New York -- LIKE HIS predecessor, George Bush is an image president. No doubt there's true substance in Bush's persona, but he's not going to take the chance of letting Americans see him as he really is, whatever that may be. He's going to give them images.
The image of Willie Horton. The image of George's visit to a flag factory. The image of George and Barbara going to a J.C. Penney's to revive the economy all by themselves, by buying four pairs of sweat socks. The constant images of hyperactive George wearing out his Secret Service detail as he jogs and plays tennis and golfs and hunts and fishes and skims his cigarette boat at high speed across the waves. All these frenetic pictures fill the country's television screens, as George's image-makers sell him to the public like so much diet soda and athletic shoes.
But last week a different sort of image appeared on television. It was a picture of George Bush vomiting and collapsing from exhaustion and gastroenteritis at a state dinner in Japan. And Americans have a right to look at that scary scene and wonder about all the macho images they've been fed.
George Bush probably isn't "sick" in the usual sense of that word. But when a 67-year-old man, no matter how healthy for his age, decides he has to present a constantly youthful and bouncing and jet-speed picture of himself to the voters, he becomes a kind of time bomb. And in the process he tells us a great deal about himself, about this ultra-competitive person who has to win everything and win it right now and who therefore has little patience for reflection and thoughtfulness. He is a true television president. Ronald Reagan at least took naps.
Eight months ago, when the president grew weak and was diagnosed as suffering from heart arrhythmia arising from a thyroid condition, this ailment, too, was by itself not serious and was routinely treated. Was stress a factor in that episode? Some think so.
This time, his doctors say the gastritis was caused by a form of intestinal flu, which though it felled the president is only a 24-hour bug and nothing alarming. It was noted that some of the reporters and White House aides traveling with Bush on his Asian trip also came down with flu symptoms.
But he is the president and his incapacitation, for whatever period, is by definition a serious matter. Consider the pace George Bush tried to maintain on this 12-day journey -- an image mission to harvest American votes by talking tough to the Japanese about their trade practices and blaming them for American unemployment.
This was a gimmick not based on reality, a public relations extravaganza that ignored the much greater role that our home-grown economic failures, including Reagan-Bush voodoo economics, have played in the current recession and deep joblessness. In other words, Bush and the 21 overpaid American business titans he took with him as image-dressing were giving us another phantasm without substance.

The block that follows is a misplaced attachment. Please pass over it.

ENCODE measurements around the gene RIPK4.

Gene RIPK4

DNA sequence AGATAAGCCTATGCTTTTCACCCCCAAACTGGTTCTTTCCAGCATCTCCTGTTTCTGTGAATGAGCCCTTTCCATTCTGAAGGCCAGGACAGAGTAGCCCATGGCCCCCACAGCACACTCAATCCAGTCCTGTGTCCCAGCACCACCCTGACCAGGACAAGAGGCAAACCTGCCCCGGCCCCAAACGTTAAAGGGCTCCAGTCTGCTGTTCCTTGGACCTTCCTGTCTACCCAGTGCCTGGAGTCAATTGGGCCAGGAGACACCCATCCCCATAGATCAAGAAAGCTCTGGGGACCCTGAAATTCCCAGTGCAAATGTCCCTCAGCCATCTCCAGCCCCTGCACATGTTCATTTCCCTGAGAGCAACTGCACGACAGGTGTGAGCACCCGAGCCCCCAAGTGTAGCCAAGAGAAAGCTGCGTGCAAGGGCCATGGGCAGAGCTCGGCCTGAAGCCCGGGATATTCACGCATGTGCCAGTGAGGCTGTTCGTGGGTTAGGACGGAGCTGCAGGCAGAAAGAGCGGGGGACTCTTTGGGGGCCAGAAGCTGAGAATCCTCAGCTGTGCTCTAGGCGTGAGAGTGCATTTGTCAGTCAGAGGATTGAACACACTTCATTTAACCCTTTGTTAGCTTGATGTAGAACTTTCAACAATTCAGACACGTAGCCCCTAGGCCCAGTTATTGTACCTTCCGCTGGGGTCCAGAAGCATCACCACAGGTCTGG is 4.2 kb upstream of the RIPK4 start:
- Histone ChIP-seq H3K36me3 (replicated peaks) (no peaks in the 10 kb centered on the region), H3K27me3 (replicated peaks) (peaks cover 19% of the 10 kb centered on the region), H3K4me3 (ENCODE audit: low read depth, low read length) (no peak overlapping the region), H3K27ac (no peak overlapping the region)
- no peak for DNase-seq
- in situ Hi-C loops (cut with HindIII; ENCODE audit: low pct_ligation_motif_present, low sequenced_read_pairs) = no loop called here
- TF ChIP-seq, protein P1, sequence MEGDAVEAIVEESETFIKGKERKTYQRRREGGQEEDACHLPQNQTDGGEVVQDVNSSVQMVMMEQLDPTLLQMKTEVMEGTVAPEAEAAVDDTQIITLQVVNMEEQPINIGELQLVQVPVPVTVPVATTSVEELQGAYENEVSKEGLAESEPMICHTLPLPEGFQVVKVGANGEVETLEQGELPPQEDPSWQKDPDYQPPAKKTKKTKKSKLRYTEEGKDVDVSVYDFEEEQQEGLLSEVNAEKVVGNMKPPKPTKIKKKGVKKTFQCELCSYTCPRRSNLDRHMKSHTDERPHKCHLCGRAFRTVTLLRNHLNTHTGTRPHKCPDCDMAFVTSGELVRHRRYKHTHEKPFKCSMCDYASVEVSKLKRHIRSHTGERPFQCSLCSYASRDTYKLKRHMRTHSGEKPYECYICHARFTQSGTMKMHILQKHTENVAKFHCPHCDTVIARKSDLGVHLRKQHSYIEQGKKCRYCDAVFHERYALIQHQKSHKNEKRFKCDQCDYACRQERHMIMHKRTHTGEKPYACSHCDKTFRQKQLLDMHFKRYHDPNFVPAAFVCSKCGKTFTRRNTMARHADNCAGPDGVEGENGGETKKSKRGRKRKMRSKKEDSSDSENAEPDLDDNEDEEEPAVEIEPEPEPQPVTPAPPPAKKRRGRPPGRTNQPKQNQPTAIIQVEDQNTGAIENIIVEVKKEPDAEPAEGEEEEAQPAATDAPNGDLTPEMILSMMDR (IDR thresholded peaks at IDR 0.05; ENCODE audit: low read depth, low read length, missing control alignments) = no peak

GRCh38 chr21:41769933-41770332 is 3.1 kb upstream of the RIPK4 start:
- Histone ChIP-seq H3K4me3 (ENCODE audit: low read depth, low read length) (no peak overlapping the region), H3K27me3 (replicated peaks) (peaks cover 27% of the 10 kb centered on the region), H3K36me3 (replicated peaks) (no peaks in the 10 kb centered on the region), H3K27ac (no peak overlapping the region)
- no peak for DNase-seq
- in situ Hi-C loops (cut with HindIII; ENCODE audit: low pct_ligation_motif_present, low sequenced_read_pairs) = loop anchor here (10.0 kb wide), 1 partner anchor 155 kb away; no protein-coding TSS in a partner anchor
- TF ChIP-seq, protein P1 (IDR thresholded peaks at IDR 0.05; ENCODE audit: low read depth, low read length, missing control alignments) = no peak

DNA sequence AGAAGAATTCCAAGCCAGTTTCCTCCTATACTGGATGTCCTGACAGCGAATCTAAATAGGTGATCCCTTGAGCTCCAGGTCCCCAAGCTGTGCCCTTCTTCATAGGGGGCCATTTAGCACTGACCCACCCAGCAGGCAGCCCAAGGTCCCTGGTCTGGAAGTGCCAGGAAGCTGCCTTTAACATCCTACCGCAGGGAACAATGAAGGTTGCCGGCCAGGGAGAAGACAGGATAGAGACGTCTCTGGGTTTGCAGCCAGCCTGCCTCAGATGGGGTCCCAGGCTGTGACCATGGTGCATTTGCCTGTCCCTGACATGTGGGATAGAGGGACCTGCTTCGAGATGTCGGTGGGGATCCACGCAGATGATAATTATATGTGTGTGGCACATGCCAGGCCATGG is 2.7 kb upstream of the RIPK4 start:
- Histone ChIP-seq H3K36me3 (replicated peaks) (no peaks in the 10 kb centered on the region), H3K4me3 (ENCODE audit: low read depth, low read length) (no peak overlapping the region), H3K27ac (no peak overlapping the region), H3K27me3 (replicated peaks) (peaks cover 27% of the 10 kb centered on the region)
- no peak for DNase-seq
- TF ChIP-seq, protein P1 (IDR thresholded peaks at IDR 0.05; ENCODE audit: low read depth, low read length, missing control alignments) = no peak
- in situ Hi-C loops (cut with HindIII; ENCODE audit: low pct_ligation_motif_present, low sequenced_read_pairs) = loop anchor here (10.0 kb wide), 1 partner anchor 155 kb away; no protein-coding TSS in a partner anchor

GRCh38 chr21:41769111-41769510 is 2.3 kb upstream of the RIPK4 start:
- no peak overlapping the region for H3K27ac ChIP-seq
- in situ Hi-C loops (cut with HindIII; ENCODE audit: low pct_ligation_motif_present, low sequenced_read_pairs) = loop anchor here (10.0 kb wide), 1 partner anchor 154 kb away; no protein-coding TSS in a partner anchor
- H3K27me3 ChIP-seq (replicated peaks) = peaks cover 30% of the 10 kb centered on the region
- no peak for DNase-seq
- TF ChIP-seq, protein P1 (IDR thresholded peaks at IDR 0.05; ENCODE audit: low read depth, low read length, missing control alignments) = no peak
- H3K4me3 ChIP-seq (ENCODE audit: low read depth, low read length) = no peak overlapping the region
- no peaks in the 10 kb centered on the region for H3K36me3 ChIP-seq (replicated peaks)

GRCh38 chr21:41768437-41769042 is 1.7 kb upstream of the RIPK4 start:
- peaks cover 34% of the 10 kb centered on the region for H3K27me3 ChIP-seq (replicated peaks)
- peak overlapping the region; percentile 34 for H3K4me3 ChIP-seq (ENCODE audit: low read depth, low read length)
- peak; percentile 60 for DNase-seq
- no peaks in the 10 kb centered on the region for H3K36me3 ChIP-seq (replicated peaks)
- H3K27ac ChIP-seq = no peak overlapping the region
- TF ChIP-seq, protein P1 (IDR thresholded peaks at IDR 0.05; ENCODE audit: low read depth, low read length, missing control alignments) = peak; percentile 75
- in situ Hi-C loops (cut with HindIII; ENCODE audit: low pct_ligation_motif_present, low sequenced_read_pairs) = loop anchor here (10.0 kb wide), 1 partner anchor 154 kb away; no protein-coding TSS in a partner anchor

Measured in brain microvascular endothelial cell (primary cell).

But to get back to the pace he set for the trip. As he plowed through negotiations and meetings and photo opportunities in four nations, he also jogged and rode an exercise bicycle and worked out on a stair-climbing machine. Reporters with him noticed several times that he seemed obviously fatigued. At a state dinner in Singapore, he struggled to stay awake. Just a few hours before the Tokyo dinner at which he collapsed, the president and the American ambassador to Japan played doubles tennis against Emperor Akihito and the crown prince -- and lost.
What will George Bush do now in response to urgings from friends and family to cut back his schedule and take life a little bit easier? If his own history is any guide, he will reject that advice. After his heart episode last year, he barely caught his breath before launching into the production of new television images for the voters -- speed-walking, golfing, barnstorming -- determined to prostrate the much younger press corps as it tried to keep up.
My guess is that even if Bush reduces his schedule temporarily to appease doctors and family, he will keep that slowdown out of sight and give us only the pictures of renewed physical animation.
He wants so terribly to be re-elected. He'll do anything, as he did against Michael S. Dukakis in 1988, and as he has told us he will do this time against whomever the Democratic candidate will be. His interview with David Frost that aired a week ago told it all: ". . . I'm certainly going into this as a dog-eat-dog fight, and I will do what I have to do to be re-elected."
Bush has followed Reagan's style in every way but one: Reagan's penchant for taking time out and nodding off. Like Reagan, he obviously dyes his hair. Like Reagan, he exists via television. The fixation is to appear young.
But when you live by that image, you have to live with its consequences. And one of those consequences was the unwanted image of a president throwing up and fainting at a banquet in front of a lot of important people.
Bush may feel foolish now, embarrassed. But as a 67-year-old man, he has mature options. Will he choose to pump iron on the evening news to erase his mortification, or will he decide to be realistic and tone down the image machine for a while? We'll see.